VMware brainstorms new ways of working after the COVID-19 pandemic

VMware CIO Bask Iyer tells ZDNet about the challenges and potential opportunities ahead, as his team thinks about how to safely welcome nearly 40,000 employees back to the office.
Written by Stephanie Condon, Senior Writer

When the COVID-19 outbreak hit the California Bay Area, prompting shelter-in-place orders, VMware's workforce was ready. Many of VMware's employees were already accustomed to working from home. Additionally, the company had a robust business continuity/ disaster recovery plan in place. 

"In one day, we switched to 35,000, 40,000 people working from home," VMware CIO Bask Iyer said to ZDNet. "I have to say, so far it's gone flawlelssly. The only complaints are, 'This is so productive, I'm working harder than I used to before.'"

The hard part, it turns out, may be getting people back into the office. 

"It's not as simple as, 'Oh it's over, let's bring them back," Iyer said. "There's a lot of focus on how do you bring people back safely and effectively." 

Iyer spoke with ZDNet about everything VMware is currently considering, from determining which locations to re-open, to setting precautionary safety measures and adopting new technologies. 

And while there are obvious concerns about what may unfold as people try to resume their normal lives, Iyer expressed hope that, in some ways, the workplace will change for the better because of the current situation. 

"I'm trying to put an optimistic front on it," he said. "Never let a crisis go to waste."

Getting people back to the office

The first consideration is when and where to start re-opening offices. Obviously, Iyer said, VMware isn't going to break any laws by opening up offices too early. 

"We will probably be a little more conservative because the fact is, a lot of us can work from home," he said. "We may want to open the office, but a lot of people have children out of school, and they don't have babysitters -- we have to be sensitive to the fact that there are some people who may not come in for a very long time. We probably would say you are obviously welcome to work from home in that mode until you feel comfortable to come in, but here's how you can come to work if you want to." 

When an office re-opens, it will have to accommodate social distancing practices, Iyer said. According to a recent PwC survey, 65 percent of chief financial officers anticipate retooling work sites for physical distancing. 

VMware has teams going site by site, determining how many people a building usually accommodates and how many should be allowed back to keep everyone safe. They're considering ways incorporate social distancing into seating arrangements, whether signs should be posted with warnings and tips, whether janitorial services will need to be stepped up. "These are the decisions we're going through right now," Iyer said.  

New applications for safer spaces

Meanwhile, VMware is considering ways it could use technology to make life easier for employees and customers. For instance, the company could deploy an application -- with privacy considerations in mind -- to track how closely employees come to one another and alert users if they've repeatedly come closer than six feet to others.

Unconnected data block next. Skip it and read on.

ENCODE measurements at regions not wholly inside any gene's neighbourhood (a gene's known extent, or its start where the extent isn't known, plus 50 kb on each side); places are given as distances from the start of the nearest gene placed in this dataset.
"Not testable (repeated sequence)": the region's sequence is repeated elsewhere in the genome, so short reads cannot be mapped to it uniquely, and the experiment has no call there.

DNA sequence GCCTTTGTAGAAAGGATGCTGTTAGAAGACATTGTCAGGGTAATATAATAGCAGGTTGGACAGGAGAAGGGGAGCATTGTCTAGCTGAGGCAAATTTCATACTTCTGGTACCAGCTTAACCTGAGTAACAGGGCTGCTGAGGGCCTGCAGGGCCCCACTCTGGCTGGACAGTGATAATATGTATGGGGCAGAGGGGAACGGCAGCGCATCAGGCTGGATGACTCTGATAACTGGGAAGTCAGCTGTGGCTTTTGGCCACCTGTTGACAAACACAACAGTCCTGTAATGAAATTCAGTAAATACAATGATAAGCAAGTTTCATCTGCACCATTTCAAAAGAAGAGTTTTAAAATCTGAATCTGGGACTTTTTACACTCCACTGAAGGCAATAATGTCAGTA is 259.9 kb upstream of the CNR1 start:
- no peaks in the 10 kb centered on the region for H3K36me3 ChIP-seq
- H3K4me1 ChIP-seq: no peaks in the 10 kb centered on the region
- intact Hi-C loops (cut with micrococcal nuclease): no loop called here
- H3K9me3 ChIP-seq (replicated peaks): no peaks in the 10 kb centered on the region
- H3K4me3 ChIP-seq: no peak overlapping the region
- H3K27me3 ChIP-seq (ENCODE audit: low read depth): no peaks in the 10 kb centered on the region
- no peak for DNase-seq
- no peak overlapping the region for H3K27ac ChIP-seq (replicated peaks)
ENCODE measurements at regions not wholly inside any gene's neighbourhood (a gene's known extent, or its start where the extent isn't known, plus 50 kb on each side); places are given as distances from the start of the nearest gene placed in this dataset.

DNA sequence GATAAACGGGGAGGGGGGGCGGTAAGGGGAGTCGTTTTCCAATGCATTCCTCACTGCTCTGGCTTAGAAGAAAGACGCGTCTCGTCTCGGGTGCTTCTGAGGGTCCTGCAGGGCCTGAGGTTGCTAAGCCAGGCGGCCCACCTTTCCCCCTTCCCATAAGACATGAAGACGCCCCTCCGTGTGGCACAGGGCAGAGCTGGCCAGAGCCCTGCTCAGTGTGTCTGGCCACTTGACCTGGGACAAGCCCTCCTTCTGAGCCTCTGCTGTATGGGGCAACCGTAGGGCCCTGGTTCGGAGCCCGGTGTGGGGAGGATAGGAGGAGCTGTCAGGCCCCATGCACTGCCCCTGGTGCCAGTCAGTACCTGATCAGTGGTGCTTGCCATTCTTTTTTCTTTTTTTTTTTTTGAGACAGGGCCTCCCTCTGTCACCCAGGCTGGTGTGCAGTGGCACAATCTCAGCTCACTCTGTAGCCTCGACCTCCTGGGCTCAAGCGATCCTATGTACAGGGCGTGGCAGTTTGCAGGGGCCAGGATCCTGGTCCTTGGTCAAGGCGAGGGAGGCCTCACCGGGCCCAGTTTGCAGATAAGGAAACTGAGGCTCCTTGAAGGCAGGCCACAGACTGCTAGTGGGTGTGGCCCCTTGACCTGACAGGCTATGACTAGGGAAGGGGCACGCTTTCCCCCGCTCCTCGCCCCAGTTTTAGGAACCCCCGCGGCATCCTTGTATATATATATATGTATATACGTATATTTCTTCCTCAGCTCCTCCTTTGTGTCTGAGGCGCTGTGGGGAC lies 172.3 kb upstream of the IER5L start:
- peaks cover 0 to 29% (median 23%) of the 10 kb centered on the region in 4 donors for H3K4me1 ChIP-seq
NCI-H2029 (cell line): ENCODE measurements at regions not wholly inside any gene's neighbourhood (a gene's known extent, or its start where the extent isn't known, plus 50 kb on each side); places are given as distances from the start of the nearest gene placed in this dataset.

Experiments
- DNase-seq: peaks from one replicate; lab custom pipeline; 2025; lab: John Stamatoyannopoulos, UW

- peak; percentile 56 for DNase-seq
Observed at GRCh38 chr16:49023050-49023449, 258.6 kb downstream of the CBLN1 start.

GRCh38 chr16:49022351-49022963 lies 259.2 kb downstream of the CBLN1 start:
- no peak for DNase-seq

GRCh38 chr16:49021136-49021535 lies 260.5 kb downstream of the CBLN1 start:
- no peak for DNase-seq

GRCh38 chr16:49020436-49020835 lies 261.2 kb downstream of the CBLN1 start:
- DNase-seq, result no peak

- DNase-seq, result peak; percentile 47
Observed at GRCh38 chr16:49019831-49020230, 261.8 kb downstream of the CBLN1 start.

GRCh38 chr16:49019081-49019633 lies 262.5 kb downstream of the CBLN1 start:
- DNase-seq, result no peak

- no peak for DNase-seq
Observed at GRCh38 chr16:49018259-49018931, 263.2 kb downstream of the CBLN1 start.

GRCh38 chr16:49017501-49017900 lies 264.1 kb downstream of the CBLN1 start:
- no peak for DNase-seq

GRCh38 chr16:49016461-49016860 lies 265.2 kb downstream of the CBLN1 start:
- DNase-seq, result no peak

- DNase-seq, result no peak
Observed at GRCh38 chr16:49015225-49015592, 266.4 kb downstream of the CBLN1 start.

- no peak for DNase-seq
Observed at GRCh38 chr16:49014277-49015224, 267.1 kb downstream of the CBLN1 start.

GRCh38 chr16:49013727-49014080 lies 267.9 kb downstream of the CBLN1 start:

They're looking at ways to use mobile apps to reduce physical touchpoints in the office -- using an app to unlock doors or use the printer, for instance. And they're considering office reservation systems that may not give workers access to their personal office but an office that fits their needs and preferences. 

"A lot of us are brainstorming applications like that," Iyer said. "There's no shortage of ideas."

In some cases, it's clear that workplace modifications already implemented will be long-lasting. For instance, there's no need to gather everyone into the same physical space for all-hands meetings, Iyer said. With virtual meetings, "engagement has been higher, there's a lot more questions coming in, I can see everyone's face clearly, there are recordings where I can not only look at he presenter but at other audience members," he said. "These events, where we had crowded rooms with employees, clearly we don't have to do it that way."

Big-picture changes to the way we work

When the pandemic first struck, Iyer said he was among the many who believed that the crisis "dramatically changes everything."

"I was in that boat initially, saying, 'If we can all [work remotely] all the time, then why wouldn't you get rid of all real estate and just work this way?'" Iyer said. But it turns out, he learned, that "some of us actually don't like to work this way."

On top of that, Iyer said that it's hard to square the current enthusiasm for remote work with the reputation that Silicon Valley previously built for itself, as a special place that fosters collaboration and innovation. 

"I don't want to go from one extreme to the other," he said. "I am now thinking, yes it does change the way we work, we have to look at more collaborative ways of working... but we can't lose this glue with employees. The truth is going to be somewhere in the middle."

Iyer is optimistic about the impact that changing work habits could have on environment, as commuting drops, as well as its impact on diversity and hiring within the tech industry. 

"We have an opportunity to get talent we normally wouldn't be able to get," he said. While recruiting under-represented minorities may in some cases seem like a challenge, "you can't tell me you can't find any qualified Latinas or African Americans or women in all of the United States."

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